After a lot of soul searching we decided to adopt from waiting children.  Six months and not a single call back, we opened our home again.  A few days later at 9pm our phone rang for a thirty-five day old boy.  He would change our lives forever.  After a LONG drawn out process (including saying goodbye), he became our forever on February 7, 2013.  He is a thriving 2-year-old boy so full of energy, if I could sell it, we'd all be rich.  During his short "goodbye" we accepted a placement of a special needs little girl.  Our sweet Carlee is two and a half with a long list of medical needs and issues.  She's a gem of a child and I can see her true self just under the surface waiting to break free.  Her case has been to termination and we're just waiting on paperwork to make her legally ours forever.

As a larger family of 11, 9, 7, 2.5, and 2-year-old, we're busy!  Church, Cub Scouts, Boy Scouts, many specialists and therapies, oh! and we homeschool!  I blog about our journey at where I try to remember to laugh each and every day.  Our life is crazy, and busy, horribly sad, and overwhelmingly joyful, and I wouldn't have it any other way.

Carly - I am Carly and my husband and I have been married for over eleven years.  We have one biological son who is 9 years old.  We struggled with infertility and after several rounds of IVF and multiple miscarriages, we decided to foster and hopefully adopt.  Our plan had always been to eventually adopt as both of us had been touched by adoption as kids.  I have a sister who was adopted as a newborn when I was 18 years old.  We decided to foster for several different reasons, but mostly cause we knew we loved kids and wanted to make an impact.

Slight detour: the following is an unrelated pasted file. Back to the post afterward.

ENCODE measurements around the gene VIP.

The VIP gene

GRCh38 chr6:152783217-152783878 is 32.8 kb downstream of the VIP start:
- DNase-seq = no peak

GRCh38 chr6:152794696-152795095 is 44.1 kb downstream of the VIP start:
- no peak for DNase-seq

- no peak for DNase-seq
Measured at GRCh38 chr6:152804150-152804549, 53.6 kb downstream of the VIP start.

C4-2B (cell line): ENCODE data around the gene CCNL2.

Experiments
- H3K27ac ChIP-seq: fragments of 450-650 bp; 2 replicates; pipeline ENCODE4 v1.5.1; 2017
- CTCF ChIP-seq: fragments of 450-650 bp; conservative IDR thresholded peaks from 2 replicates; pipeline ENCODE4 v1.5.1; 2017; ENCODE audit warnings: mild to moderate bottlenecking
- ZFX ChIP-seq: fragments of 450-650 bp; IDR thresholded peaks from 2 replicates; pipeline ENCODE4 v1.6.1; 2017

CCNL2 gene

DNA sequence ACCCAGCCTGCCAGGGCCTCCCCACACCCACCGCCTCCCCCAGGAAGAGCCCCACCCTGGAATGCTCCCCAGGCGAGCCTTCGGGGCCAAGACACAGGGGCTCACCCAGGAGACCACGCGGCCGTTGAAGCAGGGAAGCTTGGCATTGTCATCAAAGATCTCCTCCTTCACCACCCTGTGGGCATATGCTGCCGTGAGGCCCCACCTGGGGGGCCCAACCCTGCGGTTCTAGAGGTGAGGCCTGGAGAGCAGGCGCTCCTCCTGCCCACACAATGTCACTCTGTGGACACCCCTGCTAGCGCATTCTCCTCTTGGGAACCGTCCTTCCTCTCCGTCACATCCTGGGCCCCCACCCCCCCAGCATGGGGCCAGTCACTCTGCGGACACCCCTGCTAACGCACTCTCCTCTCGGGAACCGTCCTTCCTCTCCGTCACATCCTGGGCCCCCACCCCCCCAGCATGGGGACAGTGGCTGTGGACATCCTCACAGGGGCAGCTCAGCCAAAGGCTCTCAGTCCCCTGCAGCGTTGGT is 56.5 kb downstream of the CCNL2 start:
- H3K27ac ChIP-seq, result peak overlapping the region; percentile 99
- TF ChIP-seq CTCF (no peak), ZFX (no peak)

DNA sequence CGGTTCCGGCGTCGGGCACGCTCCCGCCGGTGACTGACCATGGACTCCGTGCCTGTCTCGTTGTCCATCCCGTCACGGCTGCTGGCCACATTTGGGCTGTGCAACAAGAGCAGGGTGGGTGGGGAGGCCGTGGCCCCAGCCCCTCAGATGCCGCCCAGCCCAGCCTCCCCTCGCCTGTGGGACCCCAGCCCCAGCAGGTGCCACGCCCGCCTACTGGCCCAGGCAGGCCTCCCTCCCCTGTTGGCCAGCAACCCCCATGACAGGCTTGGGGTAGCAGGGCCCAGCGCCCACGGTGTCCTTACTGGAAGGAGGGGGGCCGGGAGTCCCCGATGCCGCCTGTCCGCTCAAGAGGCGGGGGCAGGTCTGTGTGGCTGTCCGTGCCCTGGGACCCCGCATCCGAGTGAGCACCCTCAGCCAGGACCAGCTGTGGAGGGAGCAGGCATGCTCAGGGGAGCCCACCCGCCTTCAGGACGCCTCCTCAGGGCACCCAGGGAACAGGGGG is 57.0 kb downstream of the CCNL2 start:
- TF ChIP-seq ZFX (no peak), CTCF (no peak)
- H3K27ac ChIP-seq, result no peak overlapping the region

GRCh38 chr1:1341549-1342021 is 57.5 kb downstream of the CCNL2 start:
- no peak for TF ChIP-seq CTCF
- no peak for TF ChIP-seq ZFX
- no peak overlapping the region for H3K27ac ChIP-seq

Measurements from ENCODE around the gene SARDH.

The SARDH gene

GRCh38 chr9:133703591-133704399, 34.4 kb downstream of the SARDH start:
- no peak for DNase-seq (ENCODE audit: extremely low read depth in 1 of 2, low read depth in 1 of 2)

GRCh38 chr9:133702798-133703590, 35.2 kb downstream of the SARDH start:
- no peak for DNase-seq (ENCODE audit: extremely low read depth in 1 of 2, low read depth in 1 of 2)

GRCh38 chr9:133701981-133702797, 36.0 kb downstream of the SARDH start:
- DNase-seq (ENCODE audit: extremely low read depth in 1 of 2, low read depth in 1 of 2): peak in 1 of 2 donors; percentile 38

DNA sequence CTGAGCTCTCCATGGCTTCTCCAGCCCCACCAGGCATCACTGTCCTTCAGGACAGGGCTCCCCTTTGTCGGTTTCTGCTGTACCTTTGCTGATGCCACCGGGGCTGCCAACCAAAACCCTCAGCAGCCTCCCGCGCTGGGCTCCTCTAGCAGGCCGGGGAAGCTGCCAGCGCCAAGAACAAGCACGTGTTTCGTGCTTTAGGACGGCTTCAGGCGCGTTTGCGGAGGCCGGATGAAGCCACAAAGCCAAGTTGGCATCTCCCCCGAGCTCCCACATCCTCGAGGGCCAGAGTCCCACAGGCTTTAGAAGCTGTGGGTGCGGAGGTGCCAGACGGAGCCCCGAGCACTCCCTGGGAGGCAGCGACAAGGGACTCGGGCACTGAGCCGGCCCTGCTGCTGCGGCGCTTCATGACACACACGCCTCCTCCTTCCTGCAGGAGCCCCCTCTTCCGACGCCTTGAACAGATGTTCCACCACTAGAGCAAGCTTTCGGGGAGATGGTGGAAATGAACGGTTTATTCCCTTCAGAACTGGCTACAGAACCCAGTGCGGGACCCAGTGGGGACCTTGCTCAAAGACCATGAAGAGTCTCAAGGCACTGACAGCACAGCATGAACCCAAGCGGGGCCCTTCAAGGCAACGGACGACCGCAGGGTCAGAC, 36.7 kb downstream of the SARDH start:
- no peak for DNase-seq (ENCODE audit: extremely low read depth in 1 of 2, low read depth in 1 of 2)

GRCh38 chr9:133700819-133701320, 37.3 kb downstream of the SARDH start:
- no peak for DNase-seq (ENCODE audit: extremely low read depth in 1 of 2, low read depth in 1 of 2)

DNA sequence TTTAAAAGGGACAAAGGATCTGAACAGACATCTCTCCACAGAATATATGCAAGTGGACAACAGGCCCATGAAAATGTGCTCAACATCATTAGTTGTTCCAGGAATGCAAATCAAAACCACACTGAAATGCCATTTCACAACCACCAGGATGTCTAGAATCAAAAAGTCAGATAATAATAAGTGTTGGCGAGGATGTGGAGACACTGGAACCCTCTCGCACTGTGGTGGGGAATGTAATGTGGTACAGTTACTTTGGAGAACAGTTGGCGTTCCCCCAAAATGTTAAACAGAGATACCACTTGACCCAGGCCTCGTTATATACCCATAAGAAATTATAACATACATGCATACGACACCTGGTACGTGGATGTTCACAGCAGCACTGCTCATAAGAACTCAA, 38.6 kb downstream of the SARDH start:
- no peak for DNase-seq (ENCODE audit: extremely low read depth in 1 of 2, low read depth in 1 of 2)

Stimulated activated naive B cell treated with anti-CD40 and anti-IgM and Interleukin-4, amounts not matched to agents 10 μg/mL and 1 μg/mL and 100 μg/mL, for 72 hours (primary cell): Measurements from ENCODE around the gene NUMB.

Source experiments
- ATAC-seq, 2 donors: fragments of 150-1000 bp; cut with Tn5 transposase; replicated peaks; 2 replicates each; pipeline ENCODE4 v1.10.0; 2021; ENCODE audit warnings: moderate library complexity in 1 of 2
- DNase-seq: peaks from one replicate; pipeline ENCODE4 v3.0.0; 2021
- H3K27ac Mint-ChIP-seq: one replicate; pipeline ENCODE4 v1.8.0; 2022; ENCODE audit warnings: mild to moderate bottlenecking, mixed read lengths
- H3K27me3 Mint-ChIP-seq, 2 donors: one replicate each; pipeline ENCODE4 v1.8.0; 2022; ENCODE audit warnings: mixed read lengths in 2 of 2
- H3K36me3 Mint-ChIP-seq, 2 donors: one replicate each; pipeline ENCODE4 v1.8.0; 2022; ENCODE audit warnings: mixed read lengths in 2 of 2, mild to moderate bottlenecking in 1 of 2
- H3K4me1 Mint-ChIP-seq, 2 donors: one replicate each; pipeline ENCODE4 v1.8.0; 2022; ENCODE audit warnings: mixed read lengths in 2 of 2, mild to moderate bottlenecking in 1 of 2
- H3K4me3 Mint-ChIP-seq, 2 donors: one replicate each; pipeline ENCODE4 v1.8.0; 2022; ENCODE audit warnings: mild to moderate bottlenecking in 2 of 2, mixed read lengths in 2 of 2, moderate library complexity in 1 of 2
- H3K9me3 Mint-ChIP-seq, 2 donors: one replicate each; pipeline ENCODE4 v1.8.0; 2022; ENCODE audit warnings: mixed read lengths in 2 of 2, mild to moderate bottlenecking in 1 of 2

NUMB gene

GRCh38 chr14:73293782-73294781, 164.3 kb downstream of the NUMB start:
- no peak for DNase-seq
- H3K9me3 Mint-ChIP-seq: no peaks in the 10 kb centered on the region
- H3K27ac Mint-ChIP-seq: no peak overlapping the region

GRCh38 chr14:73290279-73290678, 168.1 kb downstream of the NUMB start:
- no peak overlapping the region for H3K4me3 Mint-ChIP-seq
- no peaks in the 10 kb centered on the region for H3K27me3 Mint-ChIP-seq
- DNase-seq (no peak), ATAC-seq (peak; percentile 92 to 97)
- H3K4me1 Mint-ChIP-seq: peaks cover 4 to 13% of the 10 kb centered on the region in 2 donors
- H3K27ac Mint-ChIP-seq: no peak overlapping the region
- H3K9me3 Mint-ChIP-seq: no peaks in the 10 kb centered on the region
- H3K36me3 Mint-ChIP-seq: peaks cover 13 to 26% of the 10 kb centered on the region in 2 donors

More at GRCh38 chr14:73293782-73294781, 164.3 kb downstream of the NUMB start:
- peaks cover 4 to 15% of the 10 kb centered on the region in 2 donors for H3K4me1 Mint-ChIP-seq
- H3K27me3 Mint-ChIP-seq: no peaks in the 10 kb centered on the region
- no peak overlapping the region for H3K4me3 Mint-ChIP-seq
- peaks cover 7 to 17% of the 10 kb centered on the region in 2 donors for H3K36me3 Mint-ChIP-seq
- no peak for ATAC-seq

We were licensed in October 2009.  Our first placement was Miss M at 5 1/2 month in  January 2010.  She was a "likely" adoption placement and we finalized her adoption in August 2010 right after she turned 1.  It was a whirlwind, but such a blessing.  We then took a short break.  I finally convinced my husband that we should foster again and he agreed after we were told it would be a long wait.  On January 26th I sent a note to the SW we were ready again, and on January 31st we got a call about a 3 month old baby girl.  That was at 10am on a Monday morning, and she was in our arms at 3pm.  Baby Charlie's bio-mom and bio-dad relinquished to us in November 2011.  We are in the process of learning the ropes of an open adoption.  We've been doing visits with the biological family since December 2011.  Her adoption was finalized November 2012. 

Our son loves being a big brother, but has requested a boy next time.  We are still undecided on whether we will continue to foster again.  Our SW really want us to "really experience fostering," so we will see.

Follow Carly's journey at

Cherub Mamma - I’m a 41 year old mamma to many via marriage, biology, adoption, fostering and just plain loving those around me. I blog (somewhat) anonymously due to regulations with my licensing agency. Technically I’m not supposed to write about fostering on any social media. You can find me at

We did foster care for several years when we lived in Iowa. In fact, that’s how Cherub 2 became a part of our permanent family. Then my husband’s job took us on a wild ride all over the US. We’ve landed in DEEP South Texas for now and we’ve been fostering for almost three years (though is seems much longer than that).